The case of the mysterious ‘Peter’ and Sgt Lester’s call

October 25, 2006
Singapore Democrats

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The Prosecution’s first witness’ testimony was torn to shreds by the Defence on the first day of the hearing.

Sgt Lester Wong, who said he was performing counter duties on the date of the alleged offence, told the court that he was the one who had received a complaint from a member of the public that he said identified himself only as ‘Peter’.

Asked by the Defence if he had taken down the particulars of the caller as well as his contact number, Sgt Wong said that he didn’t. Asked if he had entered the call in the Station Diary, the officer said no. Asked if he had written down what the caller told him during the call, the Sgt indicated in the negative.

Pressed on whether it was normal for an officer performing counter duties to not enter calls in the Station Diary, Sgt Wong admitted that it was not. Asked why he had omitted this entry, the officer said: “It slipped off my mind.”

And yet, Sgt Wong could remember exactly what ‘Peter’ had told him: “There were members of the SDP giving a talk and selling newspapers.” The officer could repeat the call word for word – twice. And this was after a lapse of 6 months from April to October!

It gets even more incredible.

The officer had earlier indicated that the he received the complaint at around 9 am. He later told the court under cross-examination by Mr Yap Keng Ho that he had then informed the Operations Room between 9:30 am and 9:45 am. Pressed on how long it took him to call the Operations Room from the time he hung up the phone with ‘Peter’, the Sgt said between 2-3 minutes.

You don’t have to be Einstein to see that the times don’t add up. If Mr Wong received the call at 9 am and took only 2-3 minutes to call the Ops Room, how does one explain the 30 minutes or so that is unaccounted for? Sgt Wong said that the call with ‘Peter’ lasted for only 5 minutes (which itself is an exaggeration).

Dr Chee then rose to query the witness on this. He repeated the question to the officer: “Did you call the Ops Room between 9:30 am and 9:45am?” Sgt Wong again answered if the affirmative. It is important to point out to readers that the Judge had recorded this in his notes which is pertinent to what happened subsequently.

When Dr Chee reminded the witness that he was on oath and that he had better think through his answers carefully lest he commit perjury, the DPP intervened and said that Sgt Wong had originally said that he had informed his Team Leader and not the Ops Room at the said time between 9:30 am and 9:45 am.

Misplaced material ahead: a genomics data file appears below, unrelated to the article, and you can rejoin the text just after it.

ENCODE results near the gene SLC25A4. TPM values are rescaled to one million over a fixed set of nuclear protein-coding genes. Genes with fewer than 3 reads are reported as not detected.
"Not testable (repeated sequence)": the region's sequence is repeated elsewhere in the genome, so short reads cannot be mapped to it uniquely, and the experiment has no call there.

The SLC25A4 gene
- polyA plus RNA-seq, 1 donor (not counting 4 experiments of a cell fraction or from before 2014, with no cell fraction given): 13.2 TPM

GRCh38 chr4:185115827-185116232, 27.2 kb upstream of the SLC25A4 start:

At this juncture the Sgt then changed his answer that he could not remember what time he called the Ops Room.

The Judge then asked Sgt Wong if the officer was referring to the Team Leader (remember, this is inspite of the fact that the Judge had earlier recorded that Sgt Wong was referring to the Ops Room and not his Team Leader). What was Sgt Wong’s reply to Judge Eddie Tham? Team Leader.

Dr Chee then protested that the Judge should not lead the witness.

(At one stage during Mr Yap’s cross-examination, the Judge had asked the DPP if she wanted to object to Mr Yap asking a question. The DPP who was quiet until then didn’t need a second invitation and rose to register her objection which the Judge then sustained. Dr Chee asked Mr Tham whether it was normal for a judge to ask the DPP during a trial whether he or she wanted to object to a question. Judge Tham refused to answer.)

Sgt Wong also revealed that before his shift that day, officers were briefed to watch out for “sensitive” (which Sgt Wong later admitted meant “political”) cases and that he was to inform the Team Leader when such calls were received.

Dr Chee pointed out that given that the police were told to look out for such sensitive cases, it was hard to believe that when Sgt Wong eventually received such a call that he would forget to take down the particulars of this mysterious ‘Peter’ and not record it in the Stations Diary.

It stands to reason that if ‘Peter’ cannot be identified he cannot be called to the witness box for cross-examination. Who was this elusive ‘Peter’? A PAP member, a PAP candidate, or even a PAP minister?

This goes to the heart of the Defendants’ case that the entire matter was initiated by the PAP during the election period and the police were mobilized to cripple the SDP’s campaign.

Without knowing who ‘Peter’ is, the identity of the complainant will never be known. Clever, isn’t it.

The hearing continues.